If there’s one thing that the Shellshock Bash Bug has taught us….. it’s that securing our technology infrastructure is more important than ever. The potential havoc that can be wreaked on a system vulnerable to the Shellshock bug is just a nightmare!
All software has bugs, and there’s no finger pointing going on here. At least not in that respect. But where finger pointing may be justified is on systems where tight security measures haven’t been put in place. The days of being caught with your pants down on the security-front are over. Better buy a belt and pair of braces!
I’ve put a quick 10-minute Shellshock Primer and SELinux Primer video together for Pluralsight. If you want to know the basics of how Shellshock works and how SELinux may be able to help, take a look at the video
No Sleeping While On Guard
Sure, we all run firewalls, have strong passwords, patch our systems, and encrypt our data…. But on there’s no time to rest on the digital security front – it’s as bad as drugs in sport > the bad guys are always trying to be one step ahead of the god guys. And when it comes to Shellshock…. firewalls, strong passwords and encrypting data won’t do us a great deal of good.
The Dawn of Mandatory Access Control
Now I’m obviously not knocking firewalls and strong passwords and the likes – they’re essential of course. But an all-too-often overlooked layer of infrastructure security is Mandatory Access Control (MAC) implemented at the OS/kernel level. And if you’re an infrastructure guy and you don’t know what that is, I suggest you go away and look into it. It’s been a nice-to-have for too long now. In today’s world it’s a must-have!
SELinux and Shellshock
If you don’t know, SELinux is an implementation of MAC on the Linux platform. It implements an additional layer of access control on top of existing discretionary access controls. And in the world of security, more is better!
SELinux labels every object on the system with an additional security context, and effectively sandboxes processes so that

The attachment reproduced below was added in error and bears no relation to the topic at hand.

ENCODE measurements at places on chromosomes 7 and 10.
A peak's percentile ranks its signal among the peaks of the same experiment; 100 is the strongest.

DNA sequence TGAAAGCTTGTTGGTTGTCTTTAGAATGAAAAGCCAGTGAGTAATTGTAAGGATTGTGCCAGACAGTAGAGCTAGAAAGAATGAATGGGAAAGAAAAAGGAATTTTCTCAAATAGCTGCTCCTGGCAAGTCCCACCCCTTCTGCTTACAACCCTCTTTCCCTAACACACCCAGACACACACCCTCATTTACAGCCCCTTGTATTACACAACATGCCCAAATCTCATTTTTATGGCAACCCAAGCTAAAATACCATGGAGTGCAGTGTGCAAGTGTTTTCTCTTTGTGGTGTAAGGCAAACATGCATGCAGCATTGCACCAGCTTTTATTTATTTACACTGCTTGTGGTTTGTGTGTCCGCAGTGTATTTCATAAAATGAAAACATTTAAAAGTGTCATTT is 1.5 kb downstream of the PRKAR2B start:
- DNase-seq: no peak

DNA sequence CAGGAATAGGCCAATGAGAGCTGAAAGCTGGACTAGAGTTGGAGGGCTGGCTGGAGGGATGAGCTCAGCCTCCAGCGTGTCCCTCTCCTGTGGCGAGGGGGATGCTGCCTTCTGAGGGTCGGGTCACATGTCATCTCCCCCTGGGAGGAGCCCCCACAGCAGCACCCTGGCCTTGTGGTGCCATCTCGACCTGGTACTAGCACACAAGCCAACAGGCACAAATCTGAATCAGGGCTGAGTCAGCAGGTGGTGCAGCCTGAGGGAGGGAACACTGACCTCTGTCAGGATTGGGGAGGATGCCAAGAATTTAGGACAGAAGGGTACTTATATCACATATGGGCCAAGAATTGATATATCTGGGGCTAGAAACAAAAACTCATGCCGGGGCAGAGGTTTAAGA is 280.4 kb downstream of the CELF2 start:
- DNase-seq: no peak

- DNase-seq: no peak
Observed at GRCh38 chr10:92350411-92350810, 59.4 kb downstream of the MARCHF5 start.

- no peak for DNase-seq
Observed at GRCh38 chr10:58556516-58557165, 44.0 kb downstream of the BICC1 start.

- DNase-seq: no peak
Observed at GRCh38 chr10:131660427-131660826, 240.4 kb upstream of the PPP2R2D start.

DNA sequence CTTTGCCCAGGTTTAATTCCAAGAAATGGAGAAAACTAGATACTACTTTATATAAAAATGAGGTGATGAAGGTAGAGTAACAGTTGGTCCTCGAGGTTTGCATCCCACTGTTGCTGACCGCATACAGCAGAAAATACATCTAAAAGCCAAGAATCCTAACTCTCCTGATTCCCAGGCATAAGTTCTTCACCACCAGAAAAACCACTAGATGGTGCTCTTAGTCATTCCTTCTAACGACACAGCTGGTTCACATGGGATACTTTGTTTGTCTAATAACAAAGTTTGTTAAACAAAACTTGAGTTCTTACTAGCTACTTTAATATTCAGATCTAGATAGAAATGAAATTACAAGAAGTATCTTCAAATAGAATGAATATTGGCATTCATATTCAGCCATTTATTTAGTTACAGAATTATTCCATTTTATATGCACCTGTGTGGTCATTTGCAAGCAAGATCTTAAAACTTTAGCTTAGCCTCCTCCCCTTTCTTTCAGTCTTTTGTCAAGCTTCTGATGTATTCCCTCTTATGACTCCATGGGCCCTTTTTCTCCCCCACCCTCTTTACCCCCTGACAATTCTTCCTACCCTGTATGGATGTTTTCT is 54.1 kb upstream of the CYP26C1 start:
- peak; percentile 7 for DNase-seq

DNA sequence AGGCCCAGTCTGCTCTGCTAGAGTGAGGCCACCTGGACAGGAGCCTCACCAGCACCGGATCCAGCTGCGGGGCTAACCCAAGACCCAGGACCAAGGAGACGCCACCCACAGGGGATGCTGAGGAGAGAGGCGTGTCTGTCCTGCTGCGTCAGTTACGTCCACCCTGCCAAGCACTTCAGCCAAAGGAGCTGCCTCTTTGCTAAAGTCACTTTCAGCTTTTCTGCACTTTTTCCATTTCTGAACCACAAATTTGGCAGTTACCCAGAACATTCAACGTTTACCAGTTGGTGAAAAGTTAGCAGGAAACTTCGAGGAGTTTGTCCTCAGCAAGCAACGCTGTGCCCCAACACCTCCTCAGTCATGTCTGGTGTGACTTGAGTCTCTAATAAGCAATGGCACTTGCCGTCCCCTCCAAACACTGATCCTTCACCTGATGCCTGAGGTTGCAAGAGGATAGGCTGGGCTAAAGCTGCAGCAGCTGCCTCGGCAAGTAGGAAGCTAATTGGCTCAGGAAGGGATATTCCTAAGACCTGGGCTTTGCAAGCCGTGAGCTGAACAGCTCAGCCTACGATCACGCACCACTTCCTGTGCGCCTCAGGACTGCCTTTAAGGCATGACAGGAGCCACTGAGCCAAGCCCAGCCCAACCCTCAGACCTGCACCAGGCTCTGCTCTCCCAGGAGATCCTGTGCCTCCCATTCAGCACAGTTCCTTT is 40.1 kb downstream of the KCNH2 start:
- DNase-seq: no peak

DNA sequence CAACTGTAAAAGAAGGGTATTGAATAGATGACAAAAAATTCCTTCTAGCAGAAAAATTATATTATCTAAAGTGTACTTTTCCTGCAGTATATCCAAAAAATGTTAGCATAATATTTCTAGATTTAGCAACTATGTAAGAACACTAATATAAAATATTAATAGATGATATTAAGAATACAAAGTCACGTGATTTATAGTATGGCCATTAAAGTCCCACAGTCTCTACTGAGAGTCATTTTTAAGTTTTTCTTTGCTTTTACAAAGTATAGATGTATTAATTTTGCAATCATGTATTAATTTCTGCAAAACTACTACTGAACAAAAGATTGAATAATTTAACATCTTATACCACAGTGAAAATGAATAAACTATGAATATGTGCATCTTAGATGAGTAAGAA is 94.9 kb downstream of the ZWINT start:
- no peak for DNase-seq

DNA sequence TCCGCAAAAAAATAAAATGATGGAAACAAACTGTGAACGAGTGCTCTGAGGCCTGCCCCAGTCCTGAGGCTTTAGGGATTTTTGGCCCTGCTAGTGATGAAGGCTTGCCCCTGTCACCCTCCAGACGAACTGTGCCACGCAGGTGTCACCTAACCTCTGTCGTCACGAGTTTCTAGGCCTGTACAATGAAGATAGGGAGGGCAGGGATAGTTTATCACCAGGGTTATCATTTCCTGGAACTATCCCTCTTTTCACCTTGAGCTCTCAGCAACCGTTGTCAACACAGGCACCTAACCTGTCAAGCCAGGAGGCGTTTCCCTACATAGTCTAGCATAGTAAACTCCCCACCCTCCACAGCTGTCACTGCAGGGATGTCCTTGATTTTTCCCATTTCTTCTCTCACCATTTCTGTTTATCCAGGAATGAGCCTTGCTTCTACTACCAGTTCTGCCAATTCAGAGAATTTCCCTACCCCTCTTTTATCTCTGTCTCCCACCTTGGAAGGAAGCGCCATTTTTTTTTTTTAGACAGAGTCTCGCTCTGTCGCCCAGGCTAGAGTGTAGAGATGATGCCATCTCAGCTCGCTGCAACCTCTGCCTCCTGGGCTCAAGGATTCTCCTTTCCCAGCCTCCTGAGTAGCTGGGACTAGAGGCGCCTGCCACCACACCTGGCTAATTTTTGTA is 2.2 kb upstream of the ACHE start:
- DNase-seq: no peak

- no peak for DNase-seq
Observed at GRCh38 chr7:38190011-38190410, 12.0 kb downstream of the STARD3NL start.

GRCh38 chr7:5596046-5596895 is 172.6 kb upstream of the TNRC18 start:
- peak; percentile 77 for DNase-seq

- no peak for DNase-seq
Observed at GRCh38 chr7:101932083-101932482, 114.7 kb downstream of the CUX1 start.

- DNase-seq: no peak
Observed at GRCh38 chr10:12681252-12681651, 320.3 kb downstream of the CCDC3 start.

if when they are compromised, the amount of damage they can do is massively restricted.
Effectively…. on an SELinux hardened system, compromised processes can only do damage in their walled-off little corner of the system – they can’t break out and walk all over the entire system.
Now clearly, SELinux doesn’t fix the Shellshock bug. But if you’ve got it turned on (and in enforcing mode) there’s a damn good chance it’ll minimise the damage the Shellchock exploit can cause. Not perfect, but better than nothing, and will almost certainly buy you time to patch and the likes.
But its not just Shellshock. We’ll see more and more of these types of exploits in the future, and those of us running SELinux hardened systems will sleep better at night than those of us who aren’t.
Even Android (from v4.4 KitKat and onwards) is running SELinux in enforcing mode. Albeit only targeting certain system processes at the moment. But the point is… the guys at Google see the importance of SELinux, and so should we!
NOTE: SELinux comes with different policies and can run in different modes. The devil is in the detail. Run it in permissive mode and it aint gonna help you one bit. But run it in enforcing mode with an appropriate policy, and it’ll be valuable layer of protection for your Linux systems.